I will open my mouth with a parable;
I will utter dark sayings concerning days of old;
That which we have heard and known, and our fathers have told us,
We will not hide from their children, telling to the generation to come the praises of the LORD, and His strength, and His wondrous works that He hath done.
The Torah was divinely revealed and relates to all of life. It contains eternal, perfect truth and hidden meanings that required elucidation. “Every letter and every word of the Torah contain numerous secrets” (Isaac Bashevis Singe: In My Father’s Court). Throughout centuries, there has been enormous exegesis done and commentaries written on the Scriptures and its narratives. However, questions abound, and the controversy is fierce. For example:
- Why two different Creation narratives in the book of Genesis?
- The LORD had respect unto Abel and to his offering, but unto Cain and to his offering, He had not respect. Why?
- “For thee have I seen righteous before me in this generations” (Gen.7:1). What on earth was Noah’s righteousness?
- It was Ham who saw the nakedness of his father Noah, why did Noah curse Canaan and his offspring instead of Ham?
- “For thee have I seen righteous before me in this generations” (Gen.7:1). What on earth was Noah’s righteousness? What significant transformation in the earth had occurred after the flood?
- Why did the LORD seek to kill Moses on his way to Egypt? And why did the LORD leave him alone when Zipporah cut off the foreskin of her son?
Midrash Sinim: Hasidic Legend and Commentary on the Torah satisfactorily solved above puzzles. As the first book which reflects Chinese insights into the Scripture, Midrash Sinim employs the “interpreting Scripture with Scripture” approach, and explores the Scriptures in light of Jewish tradition, archaeology, history, linguistics, literature, sociology, mathematics, geology, etc. As a result, it unlocks Torah codes, reveals and expounds hidden meanings, through which the profundity of the Torah and Jewish traditions shines with even greater brilliance.
Midrash Sinim also writes of Adam, Eve, Noah, and Moses: Adam’s grand tour with G-d, specific details about the fall, the righteous deed of Noah and Shem, and G-d’s wondrous work on Moses’ way into Egypt. These tales feature a style of Kabbalah and Aggadah. Besides, they are full of quotations from the Torah and therefore present a structure of jigsaw. Most importantly, they conform to the Torah and enhance Jewish traditions.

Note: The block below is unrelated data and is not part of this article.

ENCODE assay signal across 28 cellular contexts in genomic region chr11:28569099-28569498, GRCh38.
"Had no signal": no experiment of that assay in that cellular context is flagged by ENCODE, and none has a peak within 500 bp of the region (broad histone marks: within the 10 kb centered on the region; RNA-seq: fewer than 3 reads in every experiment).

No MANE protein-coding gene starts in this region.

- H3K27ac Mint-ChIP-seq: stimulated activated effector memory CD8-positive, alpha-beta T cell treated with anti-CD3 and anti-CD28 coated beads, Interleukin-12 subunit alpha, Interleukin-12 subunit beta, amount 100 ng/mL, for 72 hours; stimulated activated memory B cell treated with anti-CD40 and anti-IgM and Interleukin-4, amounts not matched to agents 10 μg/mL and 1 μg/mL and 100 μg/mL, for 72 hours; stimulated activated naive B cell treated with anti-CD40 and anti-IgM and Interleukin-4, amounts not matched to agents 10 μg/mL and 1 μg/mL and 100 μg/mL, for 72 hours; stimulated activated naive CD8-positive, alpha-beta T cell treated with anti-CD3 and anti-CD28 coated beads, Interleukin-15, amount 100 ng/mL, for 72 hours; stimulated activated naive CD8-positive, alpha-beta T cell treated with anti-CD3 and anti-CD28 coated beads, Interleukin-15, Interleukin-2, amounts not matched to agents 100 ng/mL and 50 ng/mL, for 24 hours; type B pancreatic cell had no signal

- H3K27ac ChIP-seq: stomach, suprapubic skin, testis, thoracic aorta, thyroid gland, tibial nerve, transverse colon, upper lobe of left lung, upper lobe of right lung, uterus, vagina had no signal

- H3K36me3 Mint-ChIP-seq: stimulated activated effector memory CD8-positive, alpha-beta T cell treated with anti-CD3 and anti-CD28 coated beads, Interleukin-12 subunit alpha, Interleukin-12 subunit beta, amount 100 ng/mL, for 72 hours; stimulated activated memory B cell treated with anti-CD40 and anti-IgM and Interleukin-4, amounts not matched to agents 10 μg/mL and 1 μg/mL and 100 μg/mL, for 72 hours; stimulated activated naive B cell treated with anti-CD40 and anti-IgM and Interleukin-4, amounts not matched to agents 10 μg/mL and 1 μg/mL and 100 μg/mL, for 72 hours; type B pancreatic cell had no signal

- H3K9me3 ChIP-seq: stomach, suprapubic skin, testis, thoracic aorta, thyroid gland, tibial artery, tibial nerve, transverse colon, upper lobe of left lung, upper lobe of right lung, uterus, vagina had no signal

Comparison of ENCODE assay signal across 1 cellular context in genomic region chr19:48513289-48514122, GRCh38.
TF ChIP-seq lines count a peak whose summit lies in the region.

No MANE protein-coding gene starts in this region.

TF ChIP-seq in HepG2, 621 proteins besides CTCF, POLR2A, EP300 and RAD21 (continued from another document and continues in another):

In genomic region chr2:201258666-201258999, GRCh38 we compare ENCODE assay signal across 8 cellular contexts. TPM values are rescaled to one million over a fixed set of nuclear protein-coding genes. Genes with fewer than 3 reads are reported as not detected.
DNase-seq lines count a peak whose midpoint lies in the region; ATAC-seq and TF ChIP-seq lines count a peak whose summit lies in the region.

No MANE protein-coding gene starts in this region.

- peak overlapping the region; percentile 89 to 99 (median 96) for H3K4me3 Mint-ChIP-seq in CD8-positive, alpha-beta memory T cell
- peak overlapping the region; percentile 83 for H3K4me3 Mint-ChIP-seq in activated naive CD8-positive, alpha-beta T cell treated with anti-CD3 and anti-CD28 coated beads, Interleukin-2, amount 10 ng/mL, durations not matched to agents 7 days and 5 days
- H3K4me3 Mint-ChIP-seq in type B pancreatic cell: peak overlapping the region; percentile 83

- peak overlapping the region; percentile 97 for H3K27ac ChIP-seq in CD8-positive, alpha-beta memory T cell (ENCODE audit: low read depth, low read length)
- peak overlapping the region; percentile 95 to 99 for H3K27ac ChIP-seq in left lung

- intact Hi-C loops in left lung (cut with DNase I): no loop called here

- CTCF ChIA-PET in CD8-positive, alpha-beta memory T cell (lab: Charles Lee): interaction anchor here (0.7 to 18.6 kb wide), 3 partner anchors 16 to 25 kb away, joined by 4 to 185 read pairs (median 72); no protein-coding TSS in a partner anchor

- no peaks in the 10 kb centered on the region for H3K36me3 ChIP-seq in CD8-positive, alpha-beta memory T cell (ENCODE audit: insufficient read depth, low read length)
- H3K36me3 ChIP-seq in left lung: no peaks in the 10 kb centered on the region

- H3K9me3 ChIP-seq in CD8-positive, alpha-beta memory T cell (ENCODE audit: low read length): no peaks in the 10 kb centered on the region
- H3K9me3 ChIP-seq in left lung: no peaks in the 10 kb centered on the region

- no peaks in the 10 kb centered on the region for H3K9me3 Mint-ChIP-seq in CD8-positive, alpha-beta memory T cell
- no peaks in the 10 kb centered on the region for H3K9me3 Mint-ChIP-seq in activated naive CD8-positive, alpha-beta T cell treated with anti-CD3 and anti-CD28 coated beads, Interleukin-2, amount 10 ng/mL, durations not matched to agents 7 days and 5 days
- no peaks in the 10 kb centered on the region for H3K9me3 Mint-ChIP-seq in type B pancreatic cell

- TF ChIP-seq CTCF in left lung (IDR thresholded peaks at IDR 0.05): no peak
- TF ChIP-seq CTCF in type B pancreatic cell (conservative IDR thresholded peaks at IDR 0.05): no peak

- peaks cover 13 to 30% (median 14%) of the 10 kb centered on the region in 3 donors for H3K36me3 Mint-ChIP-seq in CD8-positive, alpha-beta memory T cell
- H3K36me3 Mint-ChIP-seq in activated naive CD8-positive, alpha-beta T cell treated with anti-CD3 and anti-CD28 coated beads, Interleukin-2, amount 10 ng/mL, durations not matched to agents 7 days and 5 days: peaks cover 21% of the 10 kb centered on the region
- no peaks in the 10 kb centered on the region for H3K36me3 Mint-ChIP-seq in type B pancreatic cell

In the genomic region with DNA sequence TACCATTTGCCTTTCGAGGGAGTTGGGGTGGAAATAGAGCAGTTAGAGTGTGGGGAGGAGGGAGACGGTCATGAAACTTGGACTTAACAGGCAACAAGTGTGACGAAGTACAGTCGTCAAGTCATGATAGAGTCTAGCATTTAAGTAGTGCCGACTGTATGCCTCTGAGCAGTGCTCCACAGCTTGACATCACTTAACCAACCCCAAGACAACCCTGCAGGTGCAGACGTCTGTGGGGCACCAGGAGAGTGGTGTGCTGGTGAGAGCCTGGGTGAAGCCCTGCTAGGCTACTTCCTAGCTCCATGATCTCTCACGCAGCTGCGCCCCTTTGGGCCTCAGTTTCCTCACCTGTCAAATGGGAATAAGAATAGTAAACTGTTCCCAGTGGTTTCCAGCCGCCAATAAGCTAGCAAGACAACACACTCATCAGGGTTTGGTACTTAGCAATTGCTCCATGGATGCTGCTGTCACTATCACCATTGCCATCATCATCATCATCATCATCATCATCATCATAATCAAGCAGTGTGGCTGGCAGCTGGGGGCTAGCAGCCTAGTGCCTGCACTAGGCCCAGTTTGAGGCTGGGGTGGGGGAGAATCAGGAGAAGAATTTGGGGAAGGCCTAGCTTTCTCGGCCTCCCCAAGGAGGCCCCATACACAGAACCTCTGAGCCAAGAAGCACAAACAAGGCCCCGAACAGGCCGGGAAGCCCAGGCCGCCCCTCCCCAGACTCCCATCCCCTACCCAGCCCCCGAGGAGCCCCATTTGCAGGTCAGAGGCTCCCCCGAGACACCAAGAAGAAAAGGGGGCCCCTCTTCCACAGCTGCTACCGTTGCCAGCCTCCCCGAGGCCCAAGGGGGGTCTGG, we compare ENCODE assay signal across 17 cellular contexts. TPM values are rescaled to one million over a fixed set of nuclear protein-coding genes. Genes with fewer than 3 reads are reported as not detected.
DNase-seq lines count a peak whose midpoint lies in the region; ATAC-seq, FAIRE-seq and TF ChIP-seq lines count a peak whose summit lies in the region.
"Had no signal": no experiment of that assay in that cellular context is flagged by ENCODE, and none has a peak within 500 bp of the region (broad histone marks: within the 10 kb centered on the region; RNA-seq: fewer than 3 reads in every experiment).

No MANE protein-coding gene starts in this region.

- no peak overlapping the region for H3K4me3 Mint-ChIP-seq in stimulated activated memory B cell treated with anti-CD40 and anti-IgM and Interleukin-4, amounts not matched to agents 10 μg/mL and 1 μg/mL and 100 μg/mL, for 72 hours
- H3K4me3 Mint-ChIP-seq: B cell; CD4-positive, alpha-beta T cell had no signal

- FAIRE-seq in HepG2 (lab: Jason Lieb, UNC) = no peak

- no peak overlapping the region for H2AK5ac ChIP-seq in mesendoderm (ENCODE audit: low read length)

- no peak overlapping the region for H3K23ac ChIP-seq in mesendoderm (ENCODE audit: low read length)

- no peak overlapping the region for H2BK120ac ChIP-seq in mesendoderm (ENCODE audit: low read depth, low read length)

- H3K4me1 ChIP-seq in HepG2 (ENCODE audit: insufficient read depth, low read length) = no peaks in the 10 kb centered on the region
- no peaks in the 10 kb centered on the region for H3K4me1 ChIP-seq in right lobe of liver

Chapter1: Genesis Codes Every organism has simultaneously two forms—invisible form and visible form—“invisible form” means “unformed substance” or “unformed frame,” which is nonphysical and has neither dimension nor shape; “visible form” refers to the flesh which occupies a physical space. Expounding the creation process and revealing that G-d created these two forms in sequence, this chapter explains away the literal repetition, contradiction and fragment of Genesis 1-2 narrative.
Chapter 2: Numbers and Mathematics in the Torah This chapter discusses and unveils the complexities of numerical mysteries, Such as: the relationship among 10, 613, 248 and 365; the symbols of the six angles of Magen David; Jacob’s age when he got married, etc. Step by step, readers are led to the profound message hidden in Scriptures over centuries.
Chapter 3: Scripture Commentary I Verses that range from Genesis 1:1 to Genesis 5:3 are successively interpreted, and innovative commentaries are therefore presented. For example: there is a micro-Torah embedded within the Torah; Prior to creating the world, G-d was keeping the Sabbath; Adam had lived in the Garden of Eden for one hundred years.
Chapter 4: One Hundred Years of Glory This chapter relates Adam’s gripping days in the Eden. For example: his grand tour with G-d; his assistance in G-d’s creation. Full of quotations from Torah, this chapter features Jigsaw structure, Kabbalah and Aggadah style.
Chapter 5: Paradise Lost This chapter unfolds the gripping process of the fall, describing how the couple successively committed seven errors so that G-d punished and expelled them from the Garden.
Chapter 6: Good, Evil and Sin Scriptures were explored within a different perspective from what one usually reads, and it is revealed that the Tree of Life was actually an atonement tree. For the first time ever, Torah theology was discovered and expounded.
Chapter 7: Scripture Commentary II Verses that range from Genesis 1:1 to Psalm 147 are interpreted, and innovative commentaries are therefore presented. For example: both Shem and Amram were righteous and wholehearted, Shem composed Psalm 93, and Amram was one of the seven righteous who had induced Shekhinah to descend from the heaven.
Chapter 8: For Thee Have I Seen Righteous Before Me This chapter reproduces the gripping details of the flood: the wickedness of men, the tremendous change of the heaven and the earth, Noah’s zeal for men and for all the living things of all flesh. It reveals that the impact of the flood was two-fold: destroying the first world and generating a new one, with the latter more significant and profound.
Chapter 9: The Story of Judah, the Hero The narrative framework of Genesis 37-50 presents two concurrent stories of growth and change, featuring both Joseph and Judah. Judah being understood as a positive figure, this chapter points out that the storyline about Joseph is more prominent and explicit, while the one concerning Judah is mainly implied.
Chapter 10: Now Therefore Go, Moses! Featuring Kabbalah and Aggadah style, this chapter reproduces Moses’ gripping experience on his way into Egypt and G-d’s wondrous work there, describes Moses’ ten evasions and G-d’s ten persuasion, encouragement, promise and warning.
Chapter 11: From Eden to China Ancient Chinese characters, one after another, speak silently volumes about Genesis. Their close link is unveiled, and the messages about Genesis hidden in ancient Chinese characters are expounded.